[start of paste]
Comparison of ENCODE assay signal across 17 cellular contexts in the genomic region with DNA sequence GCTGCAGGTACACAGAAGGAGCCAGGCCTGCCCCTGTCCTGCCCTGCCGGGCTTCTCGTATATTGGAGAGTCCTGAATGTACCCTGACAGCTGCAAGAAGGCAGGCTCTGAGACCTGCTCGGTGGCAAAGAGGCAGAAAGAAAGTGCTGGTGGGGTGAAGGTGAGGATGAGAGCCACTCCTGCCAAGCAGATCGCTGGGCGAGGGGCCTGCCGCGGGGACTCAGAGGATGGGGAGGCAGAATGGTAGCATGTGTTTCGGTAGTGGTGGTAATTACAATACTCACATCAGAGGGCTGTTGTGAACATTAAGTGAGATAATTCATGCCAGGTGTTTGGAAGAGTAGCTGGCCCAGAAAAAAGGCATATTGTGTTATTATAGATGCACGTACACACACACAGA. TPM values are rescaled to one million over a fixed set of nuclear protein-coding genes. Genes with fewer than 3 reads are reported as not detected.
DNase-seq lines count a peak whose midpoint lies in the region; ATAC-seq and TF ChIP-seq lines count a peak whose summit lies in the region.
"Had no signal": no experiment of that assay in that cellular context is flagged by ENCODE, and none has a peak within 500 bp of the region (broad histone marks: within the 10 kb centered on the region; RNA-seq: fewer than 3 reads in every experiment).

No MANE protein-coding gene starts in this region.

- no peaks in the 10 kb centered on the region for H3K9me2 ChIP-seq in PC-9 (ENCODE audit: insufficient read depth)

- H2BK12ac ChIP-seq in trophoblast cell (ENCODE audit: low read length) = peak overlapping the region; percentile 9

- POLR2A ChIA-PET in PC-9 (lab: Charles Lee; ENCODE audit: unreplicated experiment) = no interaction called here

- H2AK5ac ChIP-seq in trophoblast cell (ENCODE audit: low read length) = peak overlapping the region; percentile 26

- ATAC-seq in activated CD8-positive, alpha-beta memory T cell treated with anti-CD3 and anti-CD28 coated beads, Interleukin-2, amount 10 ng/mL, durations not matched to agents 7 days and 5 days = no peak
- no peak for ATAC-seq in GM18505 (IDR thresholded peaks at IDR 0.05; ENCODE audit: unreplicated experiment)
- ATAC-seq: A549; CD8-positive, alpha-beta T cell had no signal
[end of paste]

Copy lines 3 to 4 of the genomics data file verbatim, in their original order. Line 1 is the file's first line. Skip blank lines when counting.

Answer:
"Had no signal": no experiment of that assay in that cellular context is flagged by ENCODE, and none has a peak within 500 bp of the region (broad histone marks: within the 10 kb centered on the region; RNA-seq: fewer than 3 reads in every experiment).

No MANE protein-coding gene starts in this region.